A sackful of ideas to start the day deliciously


Breakfast might not be the most important meal on Christmas Day. Perhaps it is because the cook is focusing on Christmas dinner or because the kids are too excited to eat. Or perhaps Christmas Eve church services were followed by a late supper of traditional foods, and breakfast the next morning is leftovers.

Whatever the reason, Christmas breakfast often doesn't get the attention it deserves, and guests and family must survive on coffee and Christmas cookies until the ham comes out of the oven.

"It is hard even for the professional cook to do double duty like that," said David Kamen, associate professor of culinary arts at the Culinary Institute of America in Hyde Park, N.Y.

"When you have the best in your repertoire earmarked for dinner, there isn't much in the arsenal for breakfast."

"That's why an easy-to-assemble brunch is really the way to go," said Lou Seibert Pappas, author of dozens of cookbooks, including Omelettes, Souffles & Frittatas (Chronicle Books, 1999).

Parents can put juice boxes and granola bars in the children's stockings, but the grown-ups deserve something better.

Stacey Zier, a professional chef and cooking teacher in Annapolis, says there are plenty of foods that can be made ahead for Christmas morning - including poached eggs, which can be cooled in a water bath and then reheated just before serving.

"My parents are fabulous cooks and, growing up, this was a time of year when we had brunch and dinner. There was a lot of good cooking going on during that day," she said.

Zier recommends that the cook serve a couple of signature dishes "that you can put your love and energy into," and add make-ahead items that can be pulled from the fridge or freezer Christmas morning, such as scones, muffins, quick breads or quiches. Even crepes can be made a week ahead and frozen, to be filled and baked on Christmas morning.

"I also like to have a platter of yogurts, fruit and granola so guests can make their own parfaits," she said.

Do-it-yourself may be the way to go on Christmas morning, especially if friends, neighbors or relatives are coming and going during the morning.

Kamen suggests doing what hotels do: Put coffee cups filled with just the right amount of batter next to the waffle iron and have Grand Marnier and strawberries or orange butter nearby.

Put a blender on the counter along with a bowl of fruit, yogurt, ice and fruit juices so guests can make their own smoothies, he said.

Zier also steals an idea from hotel kitchens and keeps her hollandaise sauce - too fragile to reheat - in a thermos for eggs Benedict made with those poached eggs that were made ahead.

Pappas says a fruit plate can sit on a buffet table for hours, and she likes hers in holiday colors, with kiwi and strawberries.

And she favors the Christmas reds reflected in her Red-Pepper-and-Red-Onion Frittata. "Very Christmas-y," she said. And frittatas, she said, can be cut into bars, becoming finger food. They are just as good served cold or at room temperature, too.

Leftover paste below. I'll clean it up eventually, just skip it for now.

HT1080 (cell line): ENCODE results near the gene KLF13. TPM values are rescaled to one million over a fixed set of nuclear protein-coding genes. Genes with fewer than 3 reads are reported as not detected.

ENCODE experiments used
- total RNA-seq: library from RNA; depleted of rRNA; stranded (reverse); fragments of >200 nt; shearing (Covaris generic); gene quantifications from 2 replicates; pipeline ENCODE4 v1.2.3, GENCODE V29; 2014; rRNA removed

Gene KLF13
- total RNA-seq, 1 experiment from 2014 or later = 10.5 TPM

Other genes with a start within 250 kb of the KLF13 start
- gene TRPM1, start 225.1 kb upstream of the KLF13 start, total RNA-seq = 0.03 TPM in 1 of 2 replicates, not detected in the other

Zier puts together a plate of smoked salmon, mussels, oysters, bluefish and trout with some wonderful dark bread, red onions, capers, hard-boiled eggs and dill mayonnaise. "All of this can be put together a day ahead of time," she said.

"Breakfast is my favorite meal of the day. It is when you can have the most variety. You can stick with eggs or pancakes or you can introduce a hash," she said.

Orange juice and some good coffee will do. But beverages also might include pitchers of flavored chai teas, mulled cider, mimosas, Bloody Marys or champagne with kir royale or flavored syrups, coffee brewed with hot cocoa mix and cinnamon sprinkled over the grounds.

"Very Starbucks-y," said Kamen.

And if everyone is tired of Christmas cookies, for dessert Kamen recommends a simple rice pudding or a toasted slice of poundcake dressed with whipped cream.

While Christmas breakfast may get short shrift in some kitchens, it is the center of holiday traditions in others, along with some very unusual main dishes.

Andrea Just, who returns to her mother's home in Joppatowne from Virginia for Christmas, has helped keep the tradition of her father's holiday breakfasts alive since the death of Frank Just in 2001. "He called it an omelet. We call it `Glop,' " said Andrea, manager of corporate communications for Norfolk Southern Railway in Norfolk.

"It consists of diced bacon, onions, polish sausage or hot dogs, canned tomatoes and scrambled eggs all served in the same bowl," she said.

Growing up, she was in charge of the toast, which, she said, is particularly good when dipped in the tomato sauce.

"My dad is gone now, but Mom and I will be preparing Glop for our Christmas breakfast as the turkey roasts in the oven."

Christmas breakfast is the main event in the Canton home of Betty Piskor, and you can smell it cooking all the way down the block.

She prepares a Polish peasant soup from a recipe that includes homemade sausage she makes with her daughter on Christmas Eve.

Baltimore Sun Articles
Please note the green-lined linked article text has been applied commercially without any involvement from our newsroom editors, reporters or any other editorial staff.